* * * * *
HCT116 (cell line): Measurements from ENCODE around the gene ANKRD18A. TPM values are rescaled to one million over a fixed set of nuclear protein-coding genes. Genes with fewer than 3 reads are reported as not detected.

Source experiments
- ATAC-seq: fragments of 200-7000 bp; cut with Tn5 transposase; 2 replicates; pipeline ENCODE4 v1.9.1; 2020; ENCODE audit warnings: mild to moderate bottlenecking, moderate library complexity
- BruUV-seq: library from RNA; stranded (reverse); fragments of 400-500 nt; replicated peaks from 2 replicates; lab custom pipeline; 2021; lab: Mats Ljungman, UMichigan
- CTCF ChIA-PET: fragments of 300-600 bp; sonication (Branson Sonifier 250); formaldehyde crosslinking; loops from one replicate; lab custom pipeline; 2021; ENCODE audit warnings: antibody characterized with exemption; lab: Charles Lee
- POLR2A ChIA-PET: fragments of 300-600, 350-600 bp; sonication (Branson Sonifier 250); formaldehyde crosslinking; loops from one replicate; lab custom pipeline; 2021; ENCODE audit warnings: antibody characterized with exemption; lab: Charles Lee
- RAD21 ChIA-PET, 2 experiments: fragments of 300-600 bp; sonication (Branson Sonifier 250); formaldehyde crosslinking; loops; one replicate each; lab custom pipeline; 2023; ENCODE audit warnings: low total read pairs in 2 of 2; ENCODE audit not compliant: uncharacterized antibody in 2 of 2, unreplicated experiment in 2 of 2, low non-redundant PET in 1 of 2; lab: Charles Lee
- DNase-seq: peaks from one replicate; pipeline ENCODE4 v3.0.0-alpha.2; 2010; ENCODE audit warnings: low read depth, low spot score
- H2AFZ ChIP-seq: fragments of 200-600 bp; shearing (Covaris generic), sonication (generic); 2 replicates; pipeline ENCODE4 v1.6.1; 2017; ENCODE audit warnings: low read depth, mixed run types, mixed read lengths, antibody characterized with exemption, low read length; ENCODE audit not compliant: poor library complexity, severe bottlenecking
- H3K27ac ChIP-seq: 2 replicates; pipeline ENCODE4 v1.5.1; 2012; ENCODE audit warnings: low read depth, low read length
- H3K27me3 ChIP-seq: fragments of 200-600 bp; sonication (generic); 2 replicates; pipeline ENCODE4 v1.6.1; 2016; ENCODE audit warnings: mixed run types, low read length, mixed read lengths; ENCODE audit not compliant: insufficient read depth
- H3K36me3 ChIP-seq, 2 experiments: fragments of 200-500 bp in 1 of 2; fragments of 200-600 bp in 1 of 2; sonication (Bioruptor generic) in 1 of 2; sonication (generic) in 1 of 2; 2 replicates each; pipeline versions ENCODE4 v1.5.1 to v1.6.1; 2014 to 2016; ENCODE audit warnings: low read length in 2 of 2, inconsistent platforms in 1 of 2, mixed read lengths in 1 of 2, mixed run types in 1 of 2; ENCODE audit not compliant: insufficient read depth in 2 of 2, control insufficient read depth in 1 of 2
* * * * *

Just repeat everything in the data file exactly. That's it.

HCT116 (cell line): Measurements from ENCODE around the gene ANKRD18A. TPM values are rescaled to one million over a fixed set of nuclear protein-coding genes. Genes with fewer than 3 reads are reported as not detected.

Source experiments
- ATAC-seq: fragments of 200-7000 bp; cut with Tn5 transposase; 2 replicates; pipeline ENCODE4 v1.9.1; 2020; ENCODE audit warnings: mild to moderate bottlenecking, moderate library complexity
- BruUV-seq: library from RNA; stranded (reverse); fragments of 400-500 nt; replicated peaks from 2 replicates; lab custom pipeline; 2021; lab: Mats Ljungman, UMichigan
- CTCF ChIA-PET: fragments of 300-600 bp; sonication (Branson Sonifier 250); formaldehyde crosslinking; loops from one replicate; lab custom pipeline; 2021; ENCODE audit warnings: antibody characterized with exemption; lab: Charles Lee
- POLR2A ChIA-PET: fragments of 300-600, 350-600 bp; sonication (Branson Sonifier 250); formaldehyde crosslinking; loops from one replicate; lab custom pipeline; 2021; ENCODE audit warnings: antibody characterized with exemption; lab: Charles Lee
- RAD21 ChIA-PET, 2 experiments: fragments of 300-600 bp; sonication (Branson Sonifier 250); formaldehyde crosslinking; loops; one replicate each; lab custom pipeline; 2023; ENCODE audit warnings: low total read pairs in 2 of 2; ENCODE audit not compliant: uncharacterized antibody in 2 of 2, unreplicated experiment in 2 of 2, low non-redundant PET in 1 of 2; lab: Charles Lee
- DNase-seq: peaks from one replicate; pipeline ENCODE4 v3.0.0-alpha.2; 2010; ENCODE audit warnings: low read depth, low spot score
- H2AFZ ChIP-seq: fragments of 200-600 bp; shearing (Covaris generic), sonication (generic); 2 replicates; pipeline ENCODE4 v1.6.1; 2017; ENCODE audit warnings: low read depth, mixed run types, mixed read lengths, antibody characterized with exemption, low read length; ENCODE audit not compliant: poor library complexity, severe bottlenecking
- H3K27ac ChIP-seq: 2 replicates; pipeline ENCODE4 v1.5.1; 2012; ENCODE audit warnings: low read depth, low read length
- H3K27me3 ChIP-seq: fragments of 200-600 bp; sonication (generic); 2 replicates; pipeline ENCODE4 v1.6.1; 2016; ENCODE audit warnings: mixed run types, low read length, mixed read lengths; ENCODE audit not compliant: insufficient read depth
- H3K36me3 ChIP-seq, 2 experiments: fragments of 200-500 bp in 1 of 2; fragments of 200-600 bp in 1 of 2; sonication (Bioruptor generic) in 1 of 2; sonication (generic) in 1 of 2; 2 replicates each; pipeline versions ENCODE4 v1.5.1 to v1.6.1; 2014 to 2016; ENCODE audit warnings: low read length in 2 of 2, inconsistent platforms in 1 of 2, mixed read lengths in 1 of 2, mixed run types in 1 of 2; ENCODE audit not compliant: insufficient read depth in 2 of 2, control insufficient read depth in 1 of 2